Dark Side of the Moon (30th Anniversary Edition) Hybrid SACD, Original recording reissued, Original recording remastered, SACD
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The Dark Side Of The Moon (2011 Remastered Version) [Explicit]
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Audio CD, Original recording remastered, Original recording reissued, 1 Jan 2016
|Audio CD, Hybrid SACD, Original recording reissued, 31 Mar 2003||
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The Super Audio CD (SACD) features two disc layers. One layer contains a standard version of the album that works on any CD player. The other layer includes high-resolution stereo and a 5.1 surround version of the recording that works on SACD-compatible DVD players and home theatre systems. Both layers employ SACD's Direct Stream Digital (DSD) encoding process that samples the music 64 times faster than CD for unprecedented fidelity.
One of the most famous albums of all time, Dark Side of the Moon sold 25 million copies in its first 25 years of release. Dark Side of the Moon was the first album that Pink Floyd decided to break in live before attempting to record, with the debut performance of what they then called Eclipse just over a year before the final release date. When they finally retired to Abbey Road Studios with top sound engineer Alan Parsons, state-of-the-art 16-track recording equipment and the new Dolby technology to hand, it was to produce one of the great pieces of studio art. Covering a range of styles, this was the last album (prior to Roger Waters' departure in the early 1980s) to whose writing the other members of Pink Floyd contributed significantly.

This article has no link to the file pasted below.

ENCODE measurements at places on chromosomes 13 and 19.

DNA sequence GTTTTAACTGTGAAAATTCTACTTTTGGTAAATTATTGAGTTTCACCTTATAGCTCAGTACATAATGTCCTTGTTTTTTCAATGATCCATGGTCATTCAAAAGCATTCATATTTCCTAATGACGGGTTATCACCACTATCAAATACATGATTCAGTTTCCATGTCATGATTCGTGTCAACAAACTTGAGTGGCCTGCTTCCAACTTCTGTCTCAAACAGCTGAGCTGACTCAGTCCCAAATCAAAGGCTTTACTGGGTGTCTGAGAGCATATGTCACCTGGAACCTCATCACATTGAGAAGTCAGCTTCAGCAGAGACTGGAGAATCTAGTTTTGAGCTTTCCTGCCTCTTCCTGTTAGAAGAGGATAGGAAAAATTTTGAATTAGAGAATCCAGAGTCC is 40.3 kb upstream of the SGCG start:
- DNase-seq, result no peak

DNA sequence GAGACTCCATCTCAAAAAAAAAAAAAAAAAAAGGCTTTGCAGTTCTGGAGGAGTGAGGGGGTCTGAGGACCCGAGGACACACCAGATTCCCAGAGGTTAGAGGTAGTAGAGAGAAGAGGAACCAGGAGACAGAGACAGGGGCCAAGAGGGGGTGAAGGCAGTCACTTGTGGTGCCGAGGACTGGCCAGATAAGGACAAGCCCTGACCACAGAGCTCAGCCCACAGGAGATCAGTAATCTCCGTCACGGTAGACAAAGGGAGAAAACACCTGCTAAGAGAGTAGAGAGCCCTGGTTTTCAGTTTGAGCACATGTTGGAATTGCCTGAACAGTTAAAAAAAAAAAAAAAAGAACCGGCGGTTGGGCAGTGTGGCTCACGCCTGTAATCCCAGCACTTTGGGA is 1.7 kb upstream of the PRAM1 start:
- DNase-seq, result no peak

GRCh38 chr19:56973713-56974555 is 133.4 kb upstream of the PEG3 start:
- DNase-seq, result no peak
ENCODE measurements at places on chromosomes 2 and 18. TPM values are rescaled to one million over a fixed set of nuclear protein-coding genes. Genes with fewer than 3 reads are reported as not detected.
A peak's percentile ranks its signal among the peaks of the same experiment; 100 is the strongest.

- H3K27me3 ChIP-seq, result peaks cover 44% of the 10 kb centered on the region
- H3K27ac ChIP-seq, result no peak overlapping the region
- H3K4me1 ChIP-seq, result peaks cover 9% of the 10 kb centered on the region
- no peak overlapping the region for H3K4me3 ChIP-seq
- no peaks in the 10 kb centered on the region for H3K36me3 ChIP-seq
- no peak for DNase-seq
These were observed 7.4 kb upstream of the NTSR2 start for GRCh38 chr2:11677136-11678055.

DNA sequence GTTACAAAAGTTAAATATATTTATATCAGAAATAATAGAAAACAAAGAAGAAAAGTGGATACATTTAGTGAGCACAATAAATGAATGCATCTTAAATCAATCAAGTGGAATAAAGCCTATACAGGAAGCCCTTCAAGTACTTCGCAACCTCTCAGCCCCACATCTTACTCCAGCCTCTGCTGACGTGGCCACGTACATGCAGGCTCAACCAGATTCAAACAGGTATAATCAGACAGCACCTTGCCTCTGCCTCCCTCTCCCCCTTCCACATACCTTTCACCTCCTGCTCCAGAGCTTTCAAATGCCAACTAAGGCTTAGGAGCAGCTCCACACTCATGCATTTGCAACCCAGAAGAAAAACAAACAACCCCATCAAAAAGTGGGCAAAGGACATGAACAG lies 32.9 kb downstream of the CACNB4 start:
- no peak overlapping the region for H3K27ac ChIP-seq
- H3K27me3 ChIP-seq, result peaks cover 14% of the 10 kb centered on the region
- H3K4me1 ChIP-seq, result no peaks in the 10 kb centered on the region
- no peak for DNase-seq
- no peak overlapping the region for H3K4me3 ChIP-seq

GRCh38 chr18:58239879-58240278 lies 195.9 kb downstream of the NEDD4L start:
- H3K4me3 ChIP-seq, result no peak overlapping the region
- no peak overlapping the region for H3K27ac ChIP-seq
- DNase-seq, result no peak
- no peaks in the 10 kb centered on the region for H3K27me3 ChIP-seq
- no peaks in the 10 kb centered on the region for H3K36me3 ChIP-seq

Nevertheless, it remains a stunningly coherent package, bound together by surreal fragments of speech (mostly gleaned from asking questions of the doorman at the studio) and Waters' bold and bleak lyrics. Often reputed to be about former member Syd Barrett's decline into schizophrenia, in fact Waters has said the lyrics "were a lot about ordinariness" and dealt with people's responses to the increasing insanity of the pressures of everyday life. Some of the extraordinary sound effects used came from the most unlikely sources--the coins at the start of "Money" from Waters tossing handfuls of change into an industrial food-mixer that his wife, a potter, used to mix clay. Whatever the medium, a new standard for attention to detail and production values had been set and the world of studio recording would never be the same again. --James Swift
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Most recent customer reviews
Great album, doesn't grt five stars because of 1 track, only Floyd song I can't listen too but everything else is the usual Pink Floyd brilliance.